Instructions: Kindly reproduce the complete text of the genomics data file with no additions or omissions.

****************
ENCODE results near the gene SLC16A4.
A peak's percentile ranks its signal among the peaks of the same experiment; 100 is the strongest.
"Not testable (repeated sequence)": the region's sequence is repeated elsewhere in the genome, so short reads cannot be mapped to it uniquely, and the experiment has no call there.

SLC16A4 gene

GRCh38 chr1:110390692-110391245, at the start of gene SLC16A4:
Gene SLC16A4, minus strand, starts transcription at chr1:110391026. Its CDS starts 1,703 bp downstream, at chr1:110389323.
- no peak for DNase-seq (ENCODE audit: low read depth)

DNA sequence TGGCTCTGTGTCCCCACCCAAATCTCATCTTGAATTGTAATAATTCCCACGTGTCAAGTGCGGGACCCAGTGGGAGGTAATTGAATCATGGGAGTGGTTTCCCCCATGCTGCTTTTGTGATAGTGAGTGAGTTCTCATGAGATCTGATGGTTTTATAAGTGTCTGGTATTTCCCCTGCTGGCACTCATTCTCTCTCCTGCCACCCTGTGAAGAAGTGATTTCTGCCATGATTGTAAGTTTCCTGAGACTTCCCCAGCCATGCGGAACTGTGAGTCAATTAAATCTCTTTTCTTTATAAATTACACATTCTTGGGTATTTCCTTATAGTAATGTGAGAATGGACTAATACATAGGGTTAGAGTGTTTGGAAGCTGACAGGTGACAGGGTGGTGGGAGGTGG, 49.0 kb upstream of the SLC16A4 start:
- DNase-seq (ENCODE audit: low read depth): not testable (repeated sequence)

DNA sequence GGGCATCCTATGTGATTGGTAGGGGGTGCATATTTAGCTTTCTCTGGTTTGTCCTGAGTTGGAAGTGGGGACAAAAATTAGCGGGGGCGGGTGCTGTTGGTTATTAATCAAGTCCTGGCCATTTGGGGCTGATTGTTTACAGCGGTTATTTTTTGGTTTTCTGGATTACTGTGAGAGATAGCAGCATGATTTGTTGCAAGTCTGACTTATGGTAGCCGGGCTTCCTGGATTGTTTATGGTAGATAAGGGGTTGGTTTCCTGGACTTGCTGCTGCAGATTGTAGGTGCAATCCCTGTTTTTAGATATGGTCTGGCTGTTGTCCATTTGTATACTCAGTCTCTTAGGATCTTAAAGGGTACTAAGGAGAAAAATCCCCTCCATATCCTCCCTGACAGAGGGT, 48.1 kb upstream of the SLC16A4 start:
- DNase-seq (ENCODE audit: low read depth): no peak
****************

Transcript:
ENCODE results near the gene SLC16A4.
A peak's percentile ranks its signal among the peaks of the same experiment; 100 is the strongest.
"Not testable (repeated sequence)": the region's sequence is repeated elsewhere in the genome, so short reads cannot be mapped to it uniquely, and the experiment has no call there.

SLC16A4 gene

GRCh38 chr1:110390692-110391245, at the start of gene SLC16A4:
Gene SLC16A4, minus strand, starts transcription at chr1:110391026. Its CDS starts 1,703 bp downstream, at chr1:110389323.
- no peak for DNase-seq (ENCODE audit: low read depth)

DNA sequence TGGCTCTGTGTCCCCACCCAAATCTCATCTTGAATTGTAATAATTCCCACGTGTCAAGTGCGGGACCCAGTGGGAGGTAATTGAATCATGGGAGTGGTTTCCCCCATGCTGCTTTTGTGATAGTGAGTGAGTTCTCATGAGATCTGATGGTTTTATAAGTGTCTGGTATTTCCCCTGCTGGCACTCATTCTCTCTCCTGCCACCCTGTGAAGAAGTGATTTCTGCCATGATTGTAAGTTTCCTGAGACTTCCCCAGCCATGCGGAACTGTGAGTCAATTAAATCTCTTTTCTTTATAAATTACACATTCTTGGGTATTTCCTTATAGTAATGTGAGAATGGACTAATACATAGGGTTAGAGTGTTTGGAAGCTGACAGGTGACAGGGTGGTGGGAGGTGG, 49.0 kb upstream of the SLC16A4 start:
- DNase-seq (ENCODE audit: low read depth): not testable (repeated sequence)

DNA sequence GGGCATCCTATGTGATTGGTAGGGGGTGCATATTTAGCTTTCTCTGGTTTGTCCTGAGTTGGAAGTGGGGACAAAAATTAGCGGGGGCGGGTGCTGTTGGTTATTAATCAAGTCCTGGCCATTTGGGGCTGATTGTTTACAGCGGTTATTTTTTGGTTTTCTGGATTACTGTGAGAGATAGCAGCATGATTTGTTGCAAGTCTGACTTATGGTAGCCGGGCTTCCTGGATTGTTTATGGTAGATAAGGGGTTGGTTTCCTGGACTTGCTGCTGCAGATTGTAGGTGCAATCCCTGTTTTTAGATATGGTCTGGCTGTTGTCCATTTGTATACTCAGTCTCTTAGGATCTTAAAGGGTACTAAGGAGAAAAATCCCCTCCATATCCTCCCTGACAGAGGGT, 48.1 kb upstream of the SLC16A4 start:
- DNase-seq (ENCODE audit: low read depth): no peak